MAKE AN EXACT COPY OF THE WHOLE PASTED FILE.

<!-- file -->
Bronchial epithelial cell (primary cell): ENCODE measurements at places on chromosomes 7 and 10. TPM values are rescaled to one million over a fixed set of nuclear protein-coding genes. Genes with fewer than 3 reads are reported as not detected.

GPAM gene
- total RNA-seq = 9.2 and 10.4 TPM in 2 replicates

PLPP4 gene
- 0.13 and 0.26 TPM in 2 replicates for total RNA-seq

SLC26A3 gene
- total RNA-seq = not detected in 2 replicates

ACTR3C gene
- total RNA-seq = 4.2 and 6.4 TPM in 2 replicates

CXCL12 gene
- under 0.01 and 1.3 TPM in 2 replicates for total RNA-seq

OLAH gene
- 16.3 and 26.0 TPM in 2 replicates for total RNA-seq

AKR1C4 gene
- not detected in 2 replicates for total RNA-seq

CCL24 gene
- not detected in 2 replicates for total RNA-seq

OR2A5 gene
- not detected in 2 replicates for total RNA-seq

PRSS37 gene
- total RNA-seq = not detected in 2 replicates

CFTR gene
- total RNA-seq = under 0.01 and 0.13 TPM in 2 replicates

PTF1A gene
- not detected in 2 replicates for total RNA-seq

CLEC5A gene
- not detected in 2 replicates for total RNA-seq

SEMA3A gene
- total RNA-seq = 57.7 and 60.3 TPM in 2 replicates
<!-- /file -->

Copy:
Bronchial epithelial cell (primary cell): ENCODE measurements at places on chromosomes 7 and 10. TPM values are rescaled to one million over a fixed set of nuclear protein-coding genes. Genes with fewer than 3 reads are reported as not detected.

GPAM gene
- total RNA-seq = 9.2 and 10.4 TPM in 2 replicates

PLPP4 gene
- 0.13 and 0.26 TPM in 2 replicates for total RNA-seq

SLC26A3 gene
- total RNA-seq = not detected in 2 replicates

ACTR3C gene
- total RNA-seq = 4.2 and 6.4 TPM in 2 replicates

CXCL12 gene
- under 0.01 and 1.3 TPM in 2 replicates for total RNA-seq

OLAH gene
- 16.3 and 26.0 TPM in 2 replicates for total RNA-seq

AKR1C4 gene
- not detected in 2 replicates for total RNA-seq

CCL24 gene
- not detected in 2 replicates for total RNA-seq

OR2A5 gene
- not detected in 2 replicates for total RNA-seq

PRSS37 gene
- total RNA-seq = not detected in 2 replicates

CFTR gene
- total RNA-seq = under 0.01 and 0.13 TPM in 2 replicates

PTF1A gene
- not detected in 2 replicates for total RNA-seq

CLEC5A gene
- not detected in 2 replicates for total RNA-seq

SEMA3A gene
- total RNA-seq = 57.7 and 60.3 TPM in 2 replicates